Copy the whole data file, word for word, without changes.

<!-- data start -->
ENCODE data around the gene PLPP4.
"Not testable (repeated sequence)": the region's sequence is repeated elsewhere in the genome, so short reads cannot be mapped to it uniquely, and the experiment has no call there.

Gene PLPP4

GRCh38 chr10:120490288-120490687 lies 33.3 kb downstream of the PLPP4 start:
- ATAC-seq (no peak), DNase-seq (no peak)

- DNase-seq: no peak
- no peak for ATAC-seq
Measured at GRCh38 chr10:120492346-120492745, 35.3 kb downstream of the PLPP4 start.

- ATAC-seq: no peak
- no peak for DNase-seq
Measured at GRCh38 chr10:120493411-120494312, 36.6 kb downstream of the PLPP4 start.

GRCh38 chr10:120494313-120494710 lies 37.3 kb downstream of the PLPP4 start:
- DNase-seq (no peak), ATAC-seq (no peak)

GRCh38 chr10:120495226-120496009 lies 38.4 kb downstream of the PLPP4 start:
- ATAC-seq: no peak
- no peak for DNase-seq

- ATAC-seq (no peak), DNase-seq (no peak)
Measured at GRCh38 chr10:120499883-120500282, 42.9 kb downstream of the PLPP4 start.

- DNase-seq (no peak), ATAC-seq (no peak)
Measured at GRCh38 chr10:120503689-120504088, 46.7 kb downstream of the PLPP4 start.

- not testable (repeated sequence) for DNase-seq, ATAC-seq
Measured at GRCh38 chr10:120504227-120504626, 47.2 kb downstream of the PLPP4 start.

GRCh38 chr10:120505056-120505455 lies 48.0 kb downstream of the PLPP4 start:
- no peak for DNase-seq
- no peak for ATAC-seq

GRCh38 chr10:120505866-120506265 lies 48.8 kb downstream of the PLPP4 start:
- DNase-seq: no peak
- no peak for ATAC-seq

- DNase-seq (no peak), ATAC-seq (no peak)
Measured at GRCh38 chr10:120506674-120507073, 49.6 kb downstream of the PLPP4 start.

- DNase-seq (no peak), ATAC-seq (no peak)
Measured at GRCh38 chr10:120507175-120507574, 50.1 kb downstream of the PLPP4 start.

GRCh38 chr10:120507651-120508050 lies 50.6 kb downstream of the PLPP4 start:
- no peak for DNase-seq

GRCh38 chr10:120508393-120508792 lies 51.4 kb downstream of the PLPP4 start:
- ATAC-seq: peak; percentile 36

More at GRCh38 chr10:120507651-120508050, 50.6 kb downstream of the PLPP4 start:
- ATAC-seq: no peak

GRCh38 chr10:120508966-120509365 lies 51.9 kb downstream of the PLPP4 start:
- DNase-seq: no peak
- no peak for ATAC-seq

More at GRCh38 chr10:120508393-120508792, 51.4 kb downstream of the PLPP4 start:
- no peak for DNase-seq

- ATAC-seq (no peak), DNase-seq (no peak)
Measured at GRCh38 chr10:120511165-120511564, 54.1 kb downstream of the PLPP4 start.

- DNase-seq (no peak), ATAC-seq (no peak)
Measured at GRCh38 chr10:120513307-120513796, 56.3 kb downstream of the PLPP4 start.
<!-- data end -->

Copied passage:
ENCODE data around the gene PLPP4.
"Not testable (repeated sequence)": the region's sequence is repeated elsewhere in the genome, so short reads cannot be mapped to it uniquely, and the experiment has no call there.

Gene PLPP4

GRCh38 chr10:120490288-120490687 lies 33.3 kb downstream of the PLPP4 start:
- ATAC-seq (no peak), DNase-seq (no peak)

- DNase-seq: no peak
- no peak for ATAC-seq
Measured at GRCh38 chr10:120492346-120492745, 35.3 kb downstream of the PLPP4 start.

- ATAC-seq: no peak
- no peak for DNase-seq
Measured at GRCh38 chr10:120493411-120494312, 36.6 kb downstream of the PLPP4 start.

GRCh38 chr10:120494313-120494710 lies 37.3 kb downstream of the PLPP4 start:
- DNase-seq (no peak), ATAC-seq (no peak)

GRCh38 chr10:120495226-120496009 lies 38.4 kb downstream of the PLPP4 start:
- ATAC-seq: no peak
- no peak for DNase-seq

- ATAC-seq (no peak), DNase-seq (no peak)
Measured at GRCh38 chr10:120499883-120500282, 42.9 kb downstream of the PLPP4 start.

- DNase-seq (no peak), ATAC-seq (no peak)
Measured at GRCh38 chr10:120503689-120504088, 46.7 kb downstream of the PLPP4 start.

- not testable (repeated sequence) for DNase-seq, ATAC-seq
Measured at GRCh38 chr10:120504227-120504626, 47.2 kb downstream of the PLPP4 start.

GRCh38 chr10:120505056-120505455 lies 48.0 kb downstream of the PLPP4 start:
- no peak for DNase-seq
- no peak for ATAC-seq

GRCh38 chr10:120505866-120506265 lies 48.8 kb downstream of the PLPP4 start:
- DNase-seq: no peak
- no peak for ATAC-seq

- DNase-seq (no peak), ATAC-seq (no peak)
Measured at GRCh38 chr10:120506674-120507073, 49.6 kb downstream of the PLPP4 start.

- DNase-seq (no peak), ATAC-seq (no peak)
Measured at GRCh38 chr10:120507175-120507574, 50.1 kb downstream of the PLPP4 start.

GRCh38 chr10:120507651-120508050 lies 50.6 kb downstream of the PLPP4 start:
- no peak for DNase-seq

GRCh38 chr10:120508393-120508792 lies 51.4 kb downstream of the PLPP4 start:
- ATAC-seq: peak; percentile 36

More at GRCh38 chr10:120507651-120508050, 50.6 kb downstream of the PLPP4 start:
- ATAC-seq: no peak

GRCh38 chr10:120508966-120509365 lies 51.9 kb downstream of the PLPP4 start:
- DNase-seq: no peak
- no peak for ATAC-seq

More at GRCh38 chr10:120508393-120508792, 51.4 kb downstream of the PLPP4 start:
- no peak for DNase-seq

- ATAC-seq (no peak), DNase-seq (no peak)
Measured at GRCh38 chr10:120511165-120511564, 54.1 kb downstream of the PLPP4 start.

- DNase-seq (no peak), ATAC-seq (no peak)
Measured at GRCh38 chr10:120513307-120513796, 56.3 kb downstream of the PLPP4 start.